Zeb made dinner reservations at Osteria Da Fiore a month ago. It is known as not only one of the best restaurants in Venice, but also one of the best in Italy. Da Fiore serves only seafood, no meat at all. We got a bottle of Pinot Grigio Reserva. Zeb got a huge pile of crabmeat for the first course and I had scallops cooked in olive oil and garlic and served in their shell. We then split risotto with prawns (gamberetti). Zeb got a plate of frito misto - fried fish, shrimp, small soft-shell spider crabs (granseola), calamari and vegetables. I had a turbot with a potato crust. Zeb got cheese for dessert and I had a warm chocolate cake. On the way back to the hotel, we stopped at Moscacieka, a funky little late-night pub, for a beer.
April 6, 2002
. . .
We were supposed to meet J (A’s father) at the Rialto bridge at 12:30. We got dressed and headed out down the labyrinth streets toward the bridge. Along the way, we grabbed some cookies at a bakery and a couple of sodas (they get more expensive the closer you are to St. Mark’s or Rialto). We met Jim on top of the bridge and continued north toward the Cannareggio district. Along the way, we stopped at the Rialto market. There were probably 100 stalls selling fresh fruit, vegetables, and an amazing array of seafood, much of which can be found only in the Adriatic Sea. At the edge of the market, we bumped into A and D, who had driven over from Milan (1.5 hours), and their friend F, who also lives in Milan. We were then off to Carampane, a restaurant off the beaten path that is run by F’s mother.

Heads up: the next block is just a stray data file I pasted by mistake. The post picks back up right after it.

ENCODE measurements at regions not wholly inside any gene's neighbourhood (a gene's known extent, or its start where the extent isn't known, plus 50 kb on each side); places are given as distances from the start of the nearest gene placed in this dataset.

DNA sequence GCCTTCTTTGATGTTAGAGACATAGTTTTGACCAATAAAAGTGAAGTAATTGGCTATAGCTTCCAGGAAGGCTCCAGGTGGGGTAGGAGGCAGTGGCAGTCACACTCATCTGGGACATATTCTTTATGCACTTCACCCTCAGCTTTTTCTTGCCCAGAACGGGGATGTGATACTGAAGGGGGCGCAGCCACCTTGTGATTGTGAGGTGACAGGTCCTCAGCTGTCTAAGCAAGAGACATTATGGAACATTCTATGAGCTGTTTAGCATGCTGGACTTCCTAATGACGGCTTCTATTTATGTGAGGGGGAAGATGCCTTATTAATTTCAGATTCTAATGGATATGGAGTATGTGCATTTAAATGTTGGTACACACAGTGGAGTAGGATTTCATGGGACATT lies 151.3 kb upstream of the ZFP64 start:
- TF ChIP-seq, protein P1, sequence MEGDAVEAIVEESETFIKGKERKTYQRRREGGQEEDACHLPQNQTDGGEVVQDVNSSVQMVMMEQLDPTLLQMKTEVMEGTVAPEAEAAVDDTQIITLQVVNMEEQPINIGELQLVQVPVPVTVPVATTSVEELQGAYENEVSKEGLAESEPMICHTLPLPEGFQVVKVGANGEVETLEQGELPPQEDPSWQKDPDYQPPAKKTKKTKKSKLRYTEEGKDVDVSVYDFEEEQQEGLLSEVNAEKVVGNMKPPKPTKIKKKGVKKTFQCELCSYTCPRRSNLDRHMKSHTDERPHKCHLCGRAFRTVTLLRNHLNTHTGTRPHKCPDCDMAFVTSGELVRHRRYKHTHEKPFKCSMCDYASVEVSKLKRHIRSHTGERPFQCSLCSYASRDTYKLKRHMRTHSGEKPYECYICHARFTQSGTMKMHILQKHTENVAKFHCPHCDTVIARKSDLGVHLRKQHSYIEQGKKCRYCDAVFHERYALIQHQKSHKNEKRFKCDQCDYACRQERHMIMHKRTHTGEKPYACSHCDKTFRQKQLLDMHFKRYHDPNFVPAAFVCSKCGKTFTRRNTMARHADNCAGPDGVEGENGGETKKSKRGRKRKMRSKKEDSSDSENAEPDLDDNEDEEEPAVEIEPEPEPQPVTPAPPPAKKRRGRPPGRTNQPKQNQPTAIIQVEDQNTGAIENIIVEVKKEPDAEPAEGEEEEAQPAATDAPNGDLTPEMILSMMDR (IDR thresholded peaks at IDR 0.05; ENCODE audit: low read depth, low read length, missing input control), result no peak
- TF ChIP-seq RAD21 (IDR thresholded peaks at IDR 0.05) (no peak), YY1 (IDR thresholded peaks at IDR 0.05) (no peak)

As you enter Carampane, you see several signs in Italian that say things such as: “We serve no pizza or lasagna and we have no menu turistico” and “Information or directions cost 50 Euros.” In other words, this was a very local place, not catering to tourists, and specializing in typical Venetian cuisine. It began as a bacero (a wine bar that serves small snacks called cichetti) and then grew into a full-fledged restaurant. F’s mother buys her seafood daily from the market at the Rialto. . . .